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Coronavirus: How to challenge compulsory treatment?

Faced by the spreading SARS-CoV-2 epidemic, the Polish Parliament and President rushed through a Special Coronavirus Act. The act is intended to clarify and supplement regulations on prevention of the spread of infectious diseases in Poland. But by giving total primacy to protection of the public interest, the act ignores the issue of the rights and freedoms of persons subjected to various forms of compulsory treatment (hospitalisation, quarantine, and epidemiological supervision). Do individuals have any means of legal protection in this context?

What is the special act all about?

The Special Coronavirus Act (full name: Act on Specific Solutions Connected with Prevention, Counteracting and Combating COVID-19 and Other Infectious Disease and Crises Caused by Them of 2 March 2020) focuses on tasks and activities of public institutions. It regulates for example the competencies of the Prime Minister, province governors and local governments, and designates funding for actions to combat the epidemic in Poland. It also includes regulations on remote working, additional leave for parents if nurseries and schools are closed, and special safety rules for medical personnel and other staff in contact with infected persons. It also amends the Act on Preventing and Combatting Infections and Infectious Diseases in Humans, in force since 2008, in the area of compulsory treatment.

Hospitalisation, quarantine, and epidemiological supervision

Under the special act, in order to prevent the spread of infections and infectious diseases, persons suffering from an infectious disease or suspected of infection may undergo compulsory hospitalisation, in which the patient is provided round-the-clock hospital care, on either a planned or an emergency basis.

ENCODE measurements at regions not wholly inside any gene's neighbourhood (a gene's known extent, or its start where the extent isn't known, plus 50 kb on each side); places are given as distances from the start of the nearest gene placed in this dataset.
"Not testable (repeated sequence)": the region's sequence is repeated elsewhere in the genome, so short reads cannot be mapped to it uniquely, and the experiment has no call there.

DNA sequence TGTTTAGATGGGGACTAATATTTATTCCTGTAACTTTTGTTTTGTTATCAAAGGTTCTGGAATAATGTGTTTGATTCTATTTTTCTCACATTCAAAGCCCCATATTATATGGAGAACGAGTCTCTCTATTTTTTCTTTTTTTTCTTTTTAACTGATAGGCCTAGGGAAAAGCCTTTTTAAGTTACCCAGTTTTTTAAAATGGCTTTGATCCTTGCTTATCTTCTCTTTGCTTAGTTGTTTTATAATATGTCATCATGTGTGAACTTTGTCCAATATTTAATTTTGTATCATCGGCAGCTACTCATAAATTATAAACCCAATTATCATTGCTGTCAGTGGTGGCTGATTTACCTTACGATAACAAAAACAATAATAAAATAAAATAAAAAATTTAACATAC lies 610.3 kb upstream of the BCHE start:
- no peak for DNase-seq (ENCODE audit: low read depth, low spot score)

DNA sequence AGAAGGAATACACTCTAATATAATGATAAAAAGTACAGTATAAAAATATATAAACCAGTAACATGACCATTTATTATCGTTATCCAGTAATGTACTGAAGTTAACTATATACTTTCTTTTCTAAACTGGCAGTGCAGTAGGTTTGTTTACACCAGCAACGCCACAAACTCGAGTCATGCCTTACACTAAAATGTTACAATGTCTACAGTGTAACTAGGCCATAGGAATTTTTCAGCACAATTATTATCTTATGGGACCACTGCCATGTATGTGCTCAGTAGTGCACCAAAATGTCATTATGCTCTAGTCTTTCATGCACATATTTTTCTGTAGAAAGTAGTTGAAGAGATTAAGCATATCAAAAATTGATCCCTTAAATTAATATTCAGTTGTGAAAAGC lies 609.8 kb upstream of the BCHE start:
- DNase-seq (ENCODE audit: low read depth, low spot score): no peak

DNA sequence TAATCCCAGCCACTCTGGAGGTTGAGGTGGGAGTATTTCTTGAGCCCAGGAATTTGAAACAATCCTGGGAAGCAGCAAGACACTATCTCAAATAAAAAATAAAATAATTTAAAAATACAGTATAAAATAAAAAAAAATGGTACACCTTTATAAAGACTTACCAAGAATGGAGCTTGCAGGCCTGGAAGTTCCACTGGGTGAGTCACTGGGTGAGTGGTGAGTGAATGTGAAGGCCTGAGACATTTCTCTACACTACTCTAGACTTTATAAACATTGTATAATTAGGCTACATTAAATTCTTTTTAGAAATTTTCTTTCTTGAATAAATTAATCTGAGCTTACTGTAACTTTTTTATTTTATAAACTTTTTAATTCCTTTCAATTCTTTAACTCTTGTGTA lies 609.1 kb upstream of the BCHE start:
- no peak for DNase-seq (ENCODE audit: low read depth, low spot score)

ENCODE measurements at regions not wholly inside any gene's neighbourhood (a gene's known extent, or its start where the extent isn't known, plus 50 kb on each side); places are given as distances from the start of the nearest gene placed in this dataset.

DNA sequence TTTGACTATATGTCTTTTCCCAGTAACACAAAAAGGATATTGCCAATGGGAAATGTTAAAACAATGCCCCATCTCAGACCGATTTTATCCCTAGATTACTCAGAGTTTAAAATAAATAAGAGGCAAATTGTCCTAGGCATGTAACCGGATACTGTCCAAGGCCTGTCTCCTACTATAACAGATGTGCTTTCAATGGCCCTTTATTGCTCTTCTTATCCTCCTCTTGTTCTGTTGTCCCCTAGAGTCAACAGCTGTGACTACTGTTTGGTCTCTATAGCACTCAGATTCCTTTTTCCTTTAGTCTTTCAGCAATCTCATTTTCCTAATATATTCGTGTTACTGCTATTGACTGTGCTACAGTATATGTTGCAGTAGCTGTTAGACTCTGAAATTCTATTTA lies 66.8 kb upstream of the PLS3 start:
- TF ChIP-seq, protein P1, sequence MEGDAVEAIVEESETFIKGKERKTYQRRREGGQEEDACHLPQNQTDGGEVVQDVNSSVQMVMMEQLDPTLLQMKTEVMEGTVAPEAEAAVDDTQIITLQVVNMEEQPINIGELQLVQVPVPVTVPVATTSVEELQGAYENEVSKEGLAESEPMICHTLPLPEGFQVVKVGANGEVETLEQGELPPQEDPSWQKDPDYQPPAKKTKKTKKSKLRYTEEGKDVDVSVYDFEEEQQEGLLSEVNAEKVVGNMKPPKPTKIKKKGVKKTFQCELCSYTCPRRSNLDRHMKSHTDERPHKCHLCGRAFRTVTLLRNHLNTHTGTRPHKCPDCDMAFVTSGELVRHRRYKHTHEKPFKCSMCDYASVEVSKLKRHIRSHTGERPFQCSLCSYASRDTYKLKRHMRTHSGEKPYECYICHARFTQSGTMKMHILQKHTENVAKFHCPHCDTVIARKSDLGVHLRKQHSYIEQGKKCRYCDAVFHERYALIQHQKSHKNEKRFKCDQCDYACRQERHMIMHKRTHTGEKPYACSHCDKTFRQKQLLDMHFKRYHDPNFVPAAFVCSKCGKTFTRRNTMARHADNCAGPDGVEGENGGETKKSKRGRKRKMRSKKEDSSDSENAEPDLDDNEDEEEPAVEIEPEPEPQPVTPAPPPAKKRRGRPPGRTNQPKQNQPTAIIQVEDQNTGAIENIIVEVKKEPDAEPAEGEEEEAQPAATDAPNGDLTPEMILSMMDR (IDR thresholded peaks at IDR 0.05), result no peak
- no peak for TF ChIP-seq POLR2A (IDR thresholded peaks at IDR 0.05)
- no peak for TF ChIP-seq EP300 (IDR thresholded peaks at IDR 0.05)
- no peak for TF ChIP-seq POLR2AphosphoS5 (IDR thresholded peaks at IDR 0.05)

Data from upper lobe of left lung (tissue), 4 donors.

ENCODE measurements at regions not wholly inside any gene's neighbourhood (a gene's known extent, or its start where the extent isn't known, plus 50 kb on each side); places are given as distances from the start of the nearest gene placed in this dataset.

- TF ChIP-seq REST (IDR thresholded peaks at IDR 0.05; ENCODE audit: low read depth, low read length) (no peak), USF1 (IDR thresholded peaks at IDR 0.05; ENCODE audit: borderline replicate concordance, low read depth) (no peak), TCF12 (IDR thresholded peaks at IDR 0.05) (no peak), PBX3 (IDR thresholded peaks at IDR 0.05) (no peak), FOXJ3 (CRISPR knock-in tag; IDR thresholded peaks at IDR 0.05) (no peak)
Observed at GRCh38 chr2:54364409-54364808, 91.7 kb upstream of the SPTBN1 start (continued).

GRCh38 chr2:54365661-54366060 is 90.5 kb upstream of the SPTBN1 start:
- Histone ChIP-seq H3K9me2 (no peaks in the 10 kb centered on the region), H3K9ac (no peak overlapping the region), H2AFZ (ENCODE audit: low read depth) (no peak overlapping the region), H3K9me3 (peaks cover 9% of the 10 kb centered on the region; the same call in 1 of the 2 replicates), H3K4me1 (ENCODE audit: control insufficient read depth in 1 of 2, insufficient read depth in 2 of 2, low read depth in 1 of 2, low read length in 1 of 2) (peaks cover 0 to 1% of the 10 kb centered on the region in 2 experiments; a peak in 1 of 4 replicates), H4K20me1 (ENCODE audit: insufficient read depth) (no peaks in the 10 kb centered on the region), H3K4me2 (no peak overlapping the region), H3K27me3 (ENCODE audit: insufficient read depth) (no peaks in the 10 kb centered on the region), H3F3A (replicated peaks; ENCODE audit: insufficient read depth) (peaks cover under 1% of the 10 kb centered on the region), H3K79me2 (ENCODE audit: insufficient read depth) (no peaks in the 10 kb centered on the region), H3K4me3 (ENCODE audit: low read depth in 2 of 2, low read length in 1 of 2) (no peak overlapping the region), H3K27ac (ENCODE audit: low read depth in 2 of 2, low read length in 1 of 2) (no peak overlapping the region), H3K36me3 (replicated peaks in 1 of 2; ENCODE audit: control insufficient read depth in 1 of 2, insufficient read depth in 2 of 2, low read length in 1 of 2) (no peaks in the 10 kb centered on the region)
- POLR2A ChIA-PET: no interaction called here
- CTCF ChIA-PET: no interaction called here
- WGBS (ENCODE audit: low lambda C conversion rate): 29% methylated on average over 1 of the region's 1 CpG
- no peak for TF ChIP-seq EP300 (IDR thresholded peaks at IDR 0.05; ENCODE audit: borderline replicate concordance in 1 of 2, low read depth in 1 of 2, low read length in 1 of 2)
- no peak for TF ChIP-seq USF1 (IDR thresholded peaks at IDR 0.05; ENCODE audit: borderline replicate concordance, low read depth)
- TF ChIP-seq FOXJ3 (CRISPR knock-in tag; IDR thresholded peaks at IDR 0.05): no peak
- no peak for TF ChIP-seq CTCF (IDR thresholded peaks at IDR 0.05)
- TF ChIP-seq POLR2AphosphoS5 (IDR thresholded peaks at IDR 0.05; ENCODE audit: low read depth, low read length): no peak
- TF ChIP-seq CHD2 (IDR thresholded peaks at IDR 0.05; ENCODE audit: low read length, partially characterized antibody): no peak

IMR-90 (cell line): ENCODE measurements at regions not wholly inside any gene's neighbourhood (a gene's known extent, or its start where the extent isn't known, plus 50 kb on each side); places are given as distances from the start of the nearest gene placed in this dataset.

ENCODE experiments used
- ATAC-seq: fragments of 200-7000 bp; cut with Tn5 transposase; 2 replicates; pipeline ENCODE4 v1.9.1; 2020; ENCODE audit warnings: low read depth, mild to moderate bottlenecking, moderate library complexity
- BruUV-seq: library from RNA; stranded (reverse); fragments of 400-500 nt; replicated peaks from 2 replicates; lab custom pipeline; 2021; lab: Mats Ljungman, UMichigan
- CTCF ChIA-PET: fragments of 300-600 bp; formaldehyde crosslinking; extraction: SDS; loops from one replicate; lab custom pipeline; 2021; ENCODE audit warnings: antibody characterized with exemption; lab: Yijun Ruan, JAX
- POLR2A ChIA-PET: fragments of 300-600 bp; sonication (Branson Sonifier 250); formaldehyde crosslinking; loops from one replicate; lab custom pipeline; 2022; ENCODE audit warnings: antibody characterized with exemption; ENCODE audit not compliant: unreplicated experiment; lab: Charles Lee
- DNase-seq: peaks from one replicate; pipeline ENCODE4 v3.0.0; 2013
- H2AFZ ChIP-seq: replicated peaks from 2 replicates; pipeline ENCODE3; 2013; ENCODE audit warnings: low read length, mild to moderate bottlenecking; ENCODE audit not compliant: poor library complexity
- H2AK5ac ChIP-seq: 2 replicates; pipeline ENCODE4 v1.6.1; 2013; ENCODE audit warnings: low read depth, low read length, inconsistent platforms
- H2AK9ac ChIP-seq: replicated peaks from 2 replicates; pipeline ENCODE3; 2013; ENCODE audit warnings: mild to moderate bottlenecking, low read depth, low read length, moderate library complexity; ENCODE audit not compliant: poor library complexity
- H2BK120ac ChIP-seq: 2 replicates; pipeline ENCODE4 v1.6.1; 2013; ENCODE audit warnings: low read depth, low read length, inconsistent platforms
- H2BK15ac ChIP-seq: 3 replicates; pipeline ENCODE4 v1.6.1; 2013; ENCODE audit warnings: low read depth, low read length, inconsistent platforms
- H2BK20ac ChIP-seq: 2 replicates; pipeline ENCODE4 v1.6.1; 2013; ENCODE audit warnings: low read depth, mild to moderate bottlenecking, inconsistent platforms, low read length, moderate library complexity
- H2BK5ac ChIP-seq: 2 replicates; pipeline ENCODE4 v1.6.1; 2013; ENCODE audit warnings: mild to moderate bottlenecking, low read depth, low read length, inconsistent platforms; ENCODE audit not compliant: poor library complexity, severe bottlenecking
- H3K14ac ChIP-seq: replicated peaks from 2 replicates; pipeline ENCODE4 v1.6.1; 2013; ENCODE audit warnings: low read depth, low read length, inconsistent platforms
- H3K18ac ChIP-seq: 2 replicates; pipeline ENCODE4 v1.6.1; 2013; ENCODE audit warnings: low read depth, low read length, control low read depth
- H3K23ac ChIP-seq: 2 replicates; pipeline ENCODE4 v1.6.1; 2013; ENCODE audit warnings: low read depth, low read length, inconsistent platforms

Meanwhile, healthy persons who were in contact with sick persons are subject to mandatory quarantine or epidemiological supervision, if ordered by sanitary inspection officials, for a period of no longer than 21 days from the date of last contact with the sick person. Mandatory quarantine or epidemiological supervision may also be applied to the same person more than once, until it is determined that there is no threat to human life or health.

Quarantine means isolation of a healthy person who was exposed to infection, in order to prevent the spread of especially dangerous and highly infectious diseases. Quarantine may occur at the person’s place of residence or other place designated by a sanitary inspection official.

Epidemiological supervision involves observation of a person infected or suspected of infection, without limiting the person’s freedom of movement, as well as performing sanitary and epidemiological tests on the person to identify disease-causing biological factors or to confirm the diagnosis of an infectious illness.

Compulsory treatment is conducted on the basis of a decision by the county sanitary inspector. The decision is immediately enforceable. If the patient complies with the decision, treatment begins without commencement of further procedures. But if the patient does not consent to the action ordered, compulsory treatment is applied as a result of a proceeding conducted under the Administrative Execution Proceedings Act.

An appeal to the province inspector may be filed against the county inspector’s decision, via the county inspector, within 14 days from service of the decision. If the appeal is not upheld, a challenge may be filed with the province administrative court, via the appellate authority, within 30 days after service of the decision of the appellate authority.

The appellate procedure adopted raises doubts, as compulsory treatment interferes with the individual’s freedom, including the right to privacy. Thus its use should be subject to review by the court, which will weigh under a proportionality test whether the patient’s freedoms must be limited for the sake of protecting the collective health.